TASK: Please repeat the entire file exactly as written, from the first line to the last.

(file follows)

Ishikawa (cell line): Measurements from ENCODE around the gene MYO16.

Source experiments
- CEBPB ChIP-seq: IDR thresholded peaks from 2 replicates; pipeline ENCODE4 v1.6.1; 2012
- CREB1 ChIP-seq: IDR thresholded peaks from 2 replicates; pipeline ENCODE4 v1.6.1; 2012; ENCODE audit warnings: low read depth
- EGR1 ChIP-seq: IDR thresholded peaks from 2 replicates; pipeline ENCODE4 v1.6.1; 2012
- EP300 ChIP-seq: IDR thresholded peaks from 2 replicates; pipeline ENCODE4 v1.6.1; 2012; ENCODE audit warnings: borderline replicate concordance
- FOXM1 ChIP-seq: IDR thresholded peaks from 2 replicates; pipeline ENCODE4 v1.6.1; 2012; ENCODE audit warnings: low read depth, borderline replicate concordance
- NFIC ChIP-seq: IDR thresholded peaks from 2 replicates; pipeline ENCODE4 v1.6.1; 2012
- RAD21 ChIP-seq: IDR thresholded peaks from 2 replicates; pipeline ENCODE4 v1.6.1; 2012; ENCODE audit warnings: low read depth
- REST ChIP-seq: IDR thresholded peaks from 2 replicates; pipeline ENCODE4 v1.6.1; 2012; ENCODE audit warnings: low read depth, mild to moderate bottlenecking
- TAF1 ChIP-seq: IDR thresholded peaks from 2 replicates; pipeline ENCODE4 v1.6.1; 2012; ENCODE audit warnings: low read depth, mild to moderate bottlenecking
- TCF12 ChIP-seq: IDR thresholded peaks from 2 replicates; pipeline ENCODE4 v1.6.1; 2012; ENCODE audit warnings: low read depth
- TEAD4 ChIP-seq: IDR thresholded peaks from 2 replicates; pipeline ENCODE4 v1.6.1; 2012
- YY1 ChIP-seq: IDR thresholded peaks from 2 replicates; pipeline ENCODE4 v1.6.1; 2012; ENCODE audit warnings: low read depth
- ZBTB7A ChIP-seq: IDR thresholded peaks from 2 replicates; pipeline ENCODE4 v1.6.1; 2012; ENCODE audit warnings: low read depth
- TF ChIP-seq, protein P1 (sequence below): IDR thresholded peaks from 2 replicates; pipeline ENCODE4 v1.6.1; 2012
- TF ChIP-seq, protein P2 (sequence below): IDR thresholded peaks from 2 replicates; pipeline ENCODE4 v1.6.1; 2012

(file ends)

Ishikawa (cell line): Measurements from ENCODE around the gene MYO16.

Source experiments
- CEBPB ChIP-seq: IDR thresholded peaks from 2 replicates; pipeline ENCODE4 v1.6.1; 2012
- CREB1 ChIP-seq: IDR thresholded peaks from 2 replicates; pipeline ENCODE4 v1.6.1; 2012; ENCODE audit warnings: low read depth
- EGR1 ChIP-seq: IDR thresholded peaks from 2 replicates; pipeline ENCODE4 v1.6.1; 2012
- EP300 ChIP-seq: IDR thresholded peaks from 2 replicates; pipeline ENCODE4 v1.6.1; 2012; ENCODE audit warnings: borderline replicate concordance
- FOXM1 ChIP-seq: IDR thresholded peaks from 2 replicates; pipeline ENCODE4 v1.6.1; 2012; ENCODE audit warnings: low read depth, borderline replicate concordance
- NFIC ChIP-seq: IDR thresholded peaks from 2 replicates; pipeline ENCODE4 v1.6.1; 2012
- RAD21 ChIP-seq: IDR thresholded peaks from 2 replicates; pipeline ENCODE4 v1.6.1; 2012; ENCODE audit warnings: low read depth
- REST ChIP-seq: IDR thresholded peaks from 2 replicates; pipeline ENCODE4 v1.6.1; 2012; ENCODE audit warnings: low read depth, mild to moderate bottlenecking
- TAF1 ChIP-seq: IDR thresholded peaks from 2 replicates; pipeline ENCODE4 v1.6.1; 2012; ENCODE audit warnings: low read depth, mild to moderate bottlenecking
- TCF12 ChIP-seq: IDR thresholded peaks from 2 replicates; pipeline ENCODE4 v1.6.1; 2012; ENCODE audit warnings: low read depth
- TEAD4 ChIP-seq: IDR thresholded peaks from 2 replicates; pipeline ENCODE4 v1.6.1; 2012
- YY1 ChIP-seq: IDR thresholded peaks from 2 replicates; pipeline ENCODE4 v1.6.1; 2012; ENCODE audit warnings: low read depth
- ZBTB7A ChIP-seq: IDR thresholded peaks from 2 replicates; pipeline ENCODE4 v1.6.1; 2012; ENCODE audit warnings: low read depth
- TF ChIP-seq, protein P1 (sequence below): IDR thresholded peaks from 2 replicates; pipeline ENCODE4 v1.6.1; 2012
- TF ChIP-seq, protein P2 (sequence below): IDR thresholded peaks from 2 replicates; pipeline ENCODE4 v1.6.1; 2012